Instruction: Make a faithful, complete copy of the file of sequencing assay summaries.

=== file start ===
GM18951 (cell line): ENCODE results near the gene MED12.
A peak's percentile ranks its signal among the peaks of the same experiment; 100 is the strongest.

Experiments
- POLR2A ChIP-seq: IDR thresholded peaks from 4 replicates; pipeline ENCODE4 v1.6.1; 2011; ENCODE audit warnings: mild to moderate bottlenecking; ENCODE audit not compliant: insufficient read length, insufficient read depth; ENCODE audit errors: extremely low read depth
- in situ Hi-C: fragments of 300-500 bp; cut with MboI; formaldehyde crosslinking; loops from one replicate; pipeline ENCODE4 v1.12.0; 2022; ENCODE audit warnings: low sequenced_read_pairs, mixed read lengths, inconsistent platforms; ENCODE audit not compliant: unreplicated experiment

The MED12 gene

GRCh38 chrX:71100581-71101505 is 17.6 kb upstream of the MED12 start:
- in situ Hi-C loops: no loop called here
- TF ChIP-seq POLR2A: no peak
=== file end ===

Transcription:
GM18951 (cell line): ENCODE results near the gene MED12.
A peak's percentile ranks its signal among the peaks of the same experiment; 100 is the strongest.

Experiments
- POLR2A ChIP-seq: IDR thresholded peaks from 4 replicates; pipeline ENCODE4 v1.6.1; 2011; ENCODE audit warnings: mild to moderate bottlenecking; ENCODE audit not compliant: insufficient read length, insufficient read depth; ENCODE audit errors: extremely low read depth
- in situ Hi-C: fragments of 300-500 bp; cut with MboI; formaldehyde crosslinking; loops from one replicate; pipeline ENCODE4 v1.12.0; 2022; ENCODE audit warnings: low sequenced_read_pairs, mixed read lengths, inconsistent platforms; ENCODE audit not compliant: unreplicated experiment

The MED12 gene

GRCh38 chrX:71100581-71101505 is 17.6 kb upstream of the MED12 start:
- in situ Hi-C loops: no loop called here
- TF ChIP-seq POLR2A: no peak